A similar obsession drives the "villains" of The 13th, while our hero, David, is obsessed with his goal—that of making the Olympic team. All of my characters are driven by something that puts their lives out of balance, whether they're the heroes or the villains. But they tend to strive singlemindedly for a goal at the expense of their lives.

How do you go about outlining your novels?

Well... I didn't for the first three books! I started with a vague idea of the beginnings and the possible ends and I just... started writing. The creation of the story from... nothing... was what I enjoyed about doing those books. I ended up "backward outlining" them once I was substantially into the narratives because I needed some kind of cheat sheet to know what had happened in the plot as I got deeper into the writing (I have a horrible memory!) But I didn't carefully plan them out ahead of time. I wanted to tell myself a story... and I spun them as I went.

Since I've sold those books, I have since written one novel, Siren, where I outlined ahead of the writing, because the publisher, Leisure Books, had to know what I planned on writing before they would contract it. That novel turned out really well and was the first book I sold ahead of the writing, which was a different way of working for me. It will be out next summer. In some ways it was a better experience, because I knew I wasn't writing 90 000 words for nothing. On the other hand, it was challenging because I had to figure out so much in advance of the writing, and then stick at least fairly close to the outline I'd submitted... I couldn't just veer off into left field if the mood struck.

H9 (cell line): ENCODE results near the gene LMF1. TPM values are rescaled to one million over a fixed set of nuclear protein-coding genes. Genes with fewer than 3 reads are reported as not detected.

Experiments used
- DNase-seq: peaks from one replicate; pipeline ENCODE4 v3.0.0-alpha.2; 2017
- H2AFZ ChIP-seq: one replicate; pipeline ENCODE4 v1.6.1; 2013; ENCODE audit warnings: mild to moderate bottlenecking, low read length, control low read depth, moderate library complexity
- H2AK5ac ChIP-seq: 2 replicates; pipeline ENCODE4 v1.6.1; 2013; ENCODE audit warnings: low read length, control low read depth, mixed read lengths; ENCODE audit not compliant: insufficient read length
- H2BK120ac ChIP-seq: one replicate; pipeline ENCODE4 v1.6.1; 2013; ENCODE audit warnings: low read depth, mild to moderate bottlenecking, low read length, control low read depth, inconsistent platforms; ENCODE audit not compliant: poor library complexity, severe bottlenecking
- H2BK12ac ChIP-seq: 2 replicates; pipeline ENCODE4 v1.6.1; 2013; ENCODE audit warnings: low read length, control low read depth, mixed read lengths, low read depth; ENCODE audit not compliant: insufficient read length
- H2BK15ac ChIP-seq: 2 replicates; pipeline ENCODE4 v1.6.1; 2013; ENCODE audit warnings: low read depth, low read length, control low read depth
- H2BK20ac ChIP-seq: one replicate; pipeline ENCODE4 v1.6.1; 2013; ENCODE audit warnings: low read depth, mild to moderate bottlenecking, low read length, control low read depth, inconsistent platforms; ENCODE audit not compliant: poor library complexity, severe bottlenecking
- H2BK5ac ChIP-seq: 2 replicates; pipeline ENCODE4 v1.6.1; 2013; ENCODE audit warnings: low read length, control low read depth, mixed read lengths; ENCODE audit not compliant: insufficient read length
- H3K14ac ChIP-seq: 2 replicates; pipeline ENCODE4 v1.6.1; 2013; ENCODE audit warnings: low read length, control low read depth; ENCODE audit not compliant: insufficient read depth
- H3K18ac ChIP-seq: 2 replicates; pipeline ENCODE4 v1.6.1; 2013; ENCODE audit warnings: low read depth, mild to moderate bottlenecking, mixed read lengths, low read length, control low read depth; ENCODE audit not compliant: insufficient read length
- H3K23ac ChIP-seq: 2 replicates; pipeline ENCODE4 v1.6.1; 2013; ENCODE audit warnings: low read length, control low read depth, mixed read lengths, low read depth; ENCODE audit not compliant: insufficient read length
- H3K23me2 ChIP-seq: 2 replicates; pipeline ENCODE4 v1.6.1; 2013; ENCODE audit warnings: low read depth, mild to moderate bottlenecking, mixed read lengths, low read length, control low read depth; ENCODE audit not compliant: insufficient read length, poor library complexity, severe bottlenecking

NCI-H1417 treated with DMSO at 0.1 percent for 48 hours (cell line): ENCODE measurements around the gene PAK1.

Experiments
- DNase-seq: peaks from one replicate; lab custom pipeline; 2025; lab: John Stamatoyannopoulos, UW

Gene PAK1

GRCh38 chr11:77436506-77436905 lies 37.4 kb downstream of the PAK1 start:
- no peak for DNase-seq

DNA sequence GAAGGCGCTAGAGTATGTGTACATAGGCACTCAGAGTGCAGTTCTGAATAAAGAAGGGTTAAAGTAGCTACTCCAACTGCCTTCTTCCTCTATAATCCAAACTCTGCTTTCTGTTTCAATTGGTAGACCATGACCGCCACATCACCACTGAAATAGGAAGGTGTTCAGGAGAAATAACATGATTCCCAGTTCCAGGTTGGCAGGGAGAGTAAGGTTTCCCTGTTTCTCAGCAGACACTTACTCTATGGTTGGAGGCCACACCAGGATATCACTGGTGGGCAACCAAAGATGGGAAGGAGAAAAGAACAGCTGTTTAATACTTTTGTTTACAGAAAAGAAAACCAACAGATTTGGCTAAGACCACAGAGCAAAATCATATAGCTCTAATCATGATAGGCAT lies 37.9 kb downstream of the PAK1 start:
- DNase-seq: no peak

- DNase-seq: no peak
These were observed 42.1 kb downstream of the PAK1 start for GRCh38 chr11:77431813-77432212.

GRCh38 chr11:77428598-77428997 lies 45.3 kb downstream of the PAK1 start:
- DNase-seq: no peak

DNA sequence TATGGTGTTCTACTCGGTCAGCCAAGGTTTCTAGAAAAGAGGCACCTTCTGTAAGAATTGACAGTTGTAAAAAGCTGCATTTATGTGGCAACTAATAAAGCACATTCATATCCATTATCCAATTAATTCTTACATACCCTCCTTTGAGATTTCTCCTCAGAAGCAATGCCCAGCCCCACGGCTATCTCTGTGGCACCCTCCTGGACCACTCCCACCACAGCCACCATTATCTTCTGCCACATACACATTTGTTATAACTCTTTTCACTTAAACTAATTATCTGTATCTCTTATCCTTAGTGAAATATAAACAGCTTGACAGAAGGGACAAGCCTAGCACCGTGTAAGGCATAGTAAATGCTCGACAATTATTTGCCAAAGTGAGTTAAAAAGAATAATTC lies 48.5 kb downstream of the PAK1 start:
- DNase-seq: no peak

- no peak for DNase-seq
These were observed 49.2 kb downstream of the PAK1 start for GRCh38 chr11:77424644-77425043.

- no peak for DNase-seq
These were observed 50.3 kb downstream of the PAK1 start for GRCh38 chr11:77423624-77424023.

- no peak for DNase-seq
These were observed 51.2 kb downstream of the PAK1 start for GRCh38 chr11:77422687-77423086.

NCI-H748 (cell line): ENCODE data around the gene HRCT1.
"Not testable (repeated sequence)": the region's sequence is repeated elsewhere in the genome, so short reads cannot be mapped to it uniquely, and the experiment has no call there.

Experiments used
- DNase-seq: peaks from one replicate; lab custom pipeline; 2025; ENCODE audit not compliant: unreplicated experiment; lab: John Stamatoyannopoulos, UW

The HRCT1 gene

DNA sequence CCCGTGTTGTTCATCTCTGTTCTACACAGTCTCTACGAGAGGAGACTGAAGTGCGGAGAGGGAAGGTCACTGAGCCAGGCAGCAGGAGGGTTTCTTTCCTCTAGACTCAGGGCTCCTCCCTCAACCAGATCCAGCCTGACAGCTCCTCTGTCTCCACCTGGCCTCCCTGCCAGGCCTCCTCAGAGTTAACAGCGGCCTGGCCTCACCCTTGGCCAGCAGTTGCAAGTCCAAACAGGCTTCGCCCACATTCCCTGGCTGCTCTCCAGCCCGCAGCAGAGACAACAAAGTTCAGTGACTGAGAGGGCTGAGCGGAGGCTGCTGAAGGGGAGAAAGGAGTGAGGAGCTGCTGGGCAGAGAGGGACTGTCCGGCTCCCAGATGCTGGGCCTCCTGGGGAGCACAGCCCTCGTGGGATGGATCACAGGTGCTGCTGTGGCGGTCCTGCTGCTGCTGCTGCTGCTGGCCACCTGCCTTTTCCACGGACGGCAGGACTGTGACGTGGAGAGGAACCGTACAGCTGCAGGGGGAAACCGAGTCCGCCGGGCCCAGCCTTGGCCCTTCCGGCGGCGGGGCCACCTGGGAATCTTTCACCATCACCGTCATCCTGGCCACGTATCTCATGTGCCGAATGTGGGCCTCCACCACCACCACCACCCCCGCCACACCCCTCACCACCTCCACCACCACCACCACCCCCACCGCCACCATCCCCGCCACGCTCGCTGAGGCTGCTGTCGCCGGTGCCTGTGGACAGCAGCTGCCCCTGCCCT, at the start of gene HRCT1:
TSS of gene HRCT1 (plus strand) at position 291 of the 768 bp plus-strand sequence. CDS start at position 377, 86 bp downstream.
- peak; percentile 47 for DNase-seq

Research? Love it? Hate it?

Hate it! I like to make stuff up, and research only slows you down from the fun part! It is sometimes a necessary part of the writing, but it's definitely not my favorite.

Any useful links you'd like to share?

Well, I hope people will check out my website, I've got information on all my books there, as well as my blog, free short fiction and samples of the bookcover art I've created and music I've written. I don't just work on fiction, I like working in other creative mediums too! People should also visit the micro-site for The 13th. It's got the usual information on the book, but it also has an interactive "map" which we created based on the map and character photos I used as my personal guide while writing the book. I had put together a "cheatsheet" kind of map at the start of The 13th so that I would consistently describe the places in Castle Point, as well as photos of people who looked like the characters—it was just a visual aid to help me get those details right. (I apparently still managed to screw up a character's eye color at one point in the text!)

Anyway the web map is pretty cool in that you can click on the various locations in the town and pop-ups appear with photos and bio-sketches of the book's characters. You can see that at

1 comment:

Rita Vetere said...

Thoroughly enjoyed this interview. Loved the web map for The 13th on your site, John. The 13th is now on my buy list as well as Siren, when it releases. I'm always looking for a good scare. Wishing you much continued success,